When would one use Random Forest over SVM and vice versa?

I understand that cross-validation and model comparison is an important aspect of choosing a model, but here I would like to learn more about rules of thumb and heuristics of the two methods.

Can someone please explain the subtleties, strengths, and weaknesses of the classifiers as well as problems, which are best suited to each of them?

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    $\begingroup$ The accuracy score is the only true measure of their relative performance, though there may be prior art that indicates which type of classifier from the many available might be better on your type of data if you are lucky. You may be more constrained by how long it takes to tune your parameters, in which case the Random Forest will probably prove an easier proposition of the two. $\endgroup$ Aug 20 '15 at 6:44

I would say, the choice depends very much on what data you have and what is your purpose. A few "rules of thumb".

Random Forest is intrinsically suited for multiclass problems, while SVM is intrinsically two-class. For multiclass problem you will need to reduce it into multiple binary classification problems.

Random Forest works well with a mixture of numerical and categorical features. When features are on the various scales, it is also fine. Roughly speaking, with Random Forest you can use data as they are. SVM maximizes the "margin" and thus relies on the concept of "distance" between different points. It is up to you to decide if "distance" is meaningful. As a consequence, one-hot encoding for categorical features is a must-do. Further, min-max or other scaling is highly recommended at preprocessing step.

If you have data with $n$ points and $m$ features, an intermediate step in SVM is constructing an $n\times n$ matrix (think about memory requirements for storage) by calculating $n^2$ dot products (computational complexity). Therefore, as a rule of thumb, SVM is hardly scalable beyond 10^5 points. Large number of features (homogeneous features with meaningful distance, pixel of image would be a perfect example) is generally not a problem.

For a classification problem Random Forest gives you probability of belonging to class. SVM gives you distance to the boundary, you still need to convert it to probability somehow if you need probability.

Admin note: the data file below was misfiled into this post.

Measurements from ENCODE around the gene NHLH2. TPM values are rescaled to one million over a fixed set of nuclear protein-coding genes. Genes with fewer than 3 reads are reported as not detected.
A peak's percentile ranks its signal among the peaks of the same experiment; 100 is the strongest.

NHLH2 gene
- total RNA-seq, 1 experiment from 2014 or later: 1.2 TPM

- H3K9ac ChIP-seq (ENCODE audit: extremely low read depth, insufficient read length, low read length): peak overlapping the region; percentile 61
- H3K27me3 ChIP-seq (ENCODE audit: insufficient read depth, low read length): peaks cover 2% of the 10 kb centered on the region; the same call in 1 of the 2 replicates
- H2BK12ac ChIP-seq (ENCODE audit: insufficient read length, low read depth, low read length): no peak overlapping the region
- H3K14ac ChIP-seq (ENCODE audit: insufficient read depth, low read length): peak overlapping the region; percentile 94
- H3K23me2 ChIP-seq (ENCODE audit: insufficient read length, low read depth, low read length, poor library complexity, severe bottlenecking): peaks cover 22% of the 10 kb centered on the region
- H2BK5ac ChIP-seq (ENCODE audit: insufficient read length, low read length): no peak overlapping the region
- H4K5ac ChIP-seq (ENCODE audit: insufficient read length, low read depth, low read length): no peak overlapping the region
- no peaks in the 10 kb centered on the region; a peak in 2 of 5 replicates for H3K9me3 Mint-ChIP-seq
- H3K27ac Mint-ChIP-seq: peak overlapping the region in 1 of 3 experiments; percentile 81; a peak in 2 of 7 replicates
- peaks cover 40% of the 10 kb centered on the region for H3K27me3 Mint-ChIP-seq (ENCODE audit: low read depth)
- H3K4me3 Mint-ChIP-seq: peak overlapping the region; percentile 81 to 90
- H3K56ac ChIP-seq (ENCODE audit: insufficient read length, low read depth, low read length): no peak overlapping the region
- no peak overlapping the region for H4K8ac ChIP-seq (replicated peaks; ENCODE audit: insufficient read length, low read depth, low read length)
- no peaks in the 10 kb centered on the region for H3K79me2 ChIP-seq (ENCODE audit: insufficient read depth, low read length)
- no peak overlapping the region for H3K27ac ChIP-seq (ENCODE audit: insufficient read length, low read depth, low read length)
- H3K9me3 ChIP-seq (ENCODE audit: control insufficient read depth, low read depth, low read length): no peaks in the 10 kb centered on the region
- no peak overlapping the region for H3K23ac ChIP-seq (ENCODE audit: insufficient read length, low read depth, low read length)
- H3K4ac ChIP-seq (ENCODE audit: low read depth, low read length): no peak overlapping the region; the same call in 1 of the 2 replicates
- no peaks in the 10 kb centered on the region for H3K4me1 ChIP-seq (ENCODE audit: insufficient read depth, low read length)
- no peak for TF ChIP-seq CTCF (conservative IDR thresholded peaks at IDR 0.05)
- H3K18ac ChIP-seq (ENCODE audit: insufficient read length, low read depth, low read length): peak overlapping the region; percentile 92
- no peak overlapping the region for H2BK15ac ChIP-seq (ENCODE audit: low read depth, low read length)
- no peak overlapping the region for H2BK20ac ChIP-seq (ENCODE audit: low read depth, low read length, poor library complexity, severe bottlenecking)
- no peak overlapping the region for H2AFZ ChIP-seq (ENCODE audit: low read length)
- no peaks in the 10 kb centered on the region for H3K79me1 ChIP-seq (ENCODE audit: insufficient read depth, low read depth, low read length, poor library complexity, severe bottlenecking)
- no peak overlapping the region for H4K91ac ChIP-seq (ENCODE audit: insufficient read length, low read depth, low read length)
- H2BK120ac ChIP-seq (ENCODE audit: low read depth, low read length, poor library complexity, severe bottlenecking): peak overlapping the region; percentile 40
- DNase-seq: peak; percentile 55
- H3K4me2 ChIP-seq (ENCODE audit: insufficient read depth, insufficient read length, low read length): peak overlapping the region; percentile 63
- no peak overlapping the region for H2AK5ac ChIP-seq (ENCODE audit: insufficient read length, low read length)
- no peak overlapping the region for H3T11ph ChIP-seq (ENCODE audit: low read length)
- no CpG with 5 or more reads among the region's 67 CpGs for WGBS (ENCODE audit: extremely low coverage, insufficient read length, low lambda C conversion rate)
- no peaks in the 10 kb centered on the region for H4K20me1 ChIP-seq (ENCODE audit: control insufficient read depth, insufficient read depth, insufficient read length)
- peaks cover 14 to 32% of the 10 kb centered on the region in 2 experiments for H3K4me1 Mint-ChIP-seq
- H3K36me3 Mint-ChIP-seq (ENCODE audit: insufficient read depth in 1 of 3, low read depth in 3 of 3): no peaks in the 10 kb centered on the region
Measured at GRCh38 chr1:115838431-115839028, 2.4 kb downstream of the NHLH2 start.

For those problems, where SVM applies, it generally performs better than Random Forest.

SVM gives you "support vectors", that is points in each class closest to the boundary between classes. They may be of interest by themselves for interpretation.

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    $\begingroup$ Just to add: it is not straightforward for Random Forests to give you probabilities. You either need a probabilistic implementation of a decision tree or calibrate your fitted Random Forest model afterwards if you want 'true' probabilities. $\endgroup$
    – Archie
    Oct 23 '17 at 14:53

SVM models perform better on sparse data than does trees in general. For example in document classification you may have thousands, even tens of thousands of features and in any given document vector only a small fraction of these features may have a value greater than zero. There are probably other differences between them, but this is what I found for my problems.


It really depends what you want to achieve, what your data look like and etc. SVM will generally perform better on linear dependencies, otherwise you need nonlinear kernel and choice of kernel may change results. Also, SVM are less interpretable - for e.g if you want to explain why the classification was like it was - it will be non-trivial. Decision trees have better interpretability, they work faster and if you have categorical/numerical variables its fine, moreover: non-linear dependencies are handled well (given N large enough). Also they train faster than SVM in general, but they have tendency to overfit...

I would also try Logistic Regression - great interpretable classifier)

To sum it up - the rule of thumb is try anything and compare what gives you best results/interpretation.


To complement the good points already stated:

From Do We Need Hundreds of Classifiers to Solve Real World Classification Problems? random forests are more likely to achieve a better performance than SVMs.

Besides, the way algorithms are implemented (and for theoretical reasons) random forests are usually much faster than (non linear) SVMs. Indeed as @Ianenok, SVMs tend to be unusable beyond 10 000 data points.

However, SVMs are known to perform better on some specific datasets (images, microarray data...).

So, once again, cross validation is indeed the best way to know which method performs best.

Source : Random forest vs SVM

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    $\begingroup$ um? "random forests are more likely to achieve a better performance than random forests." $\endgroup$ Sep 9 '19 at 0:10

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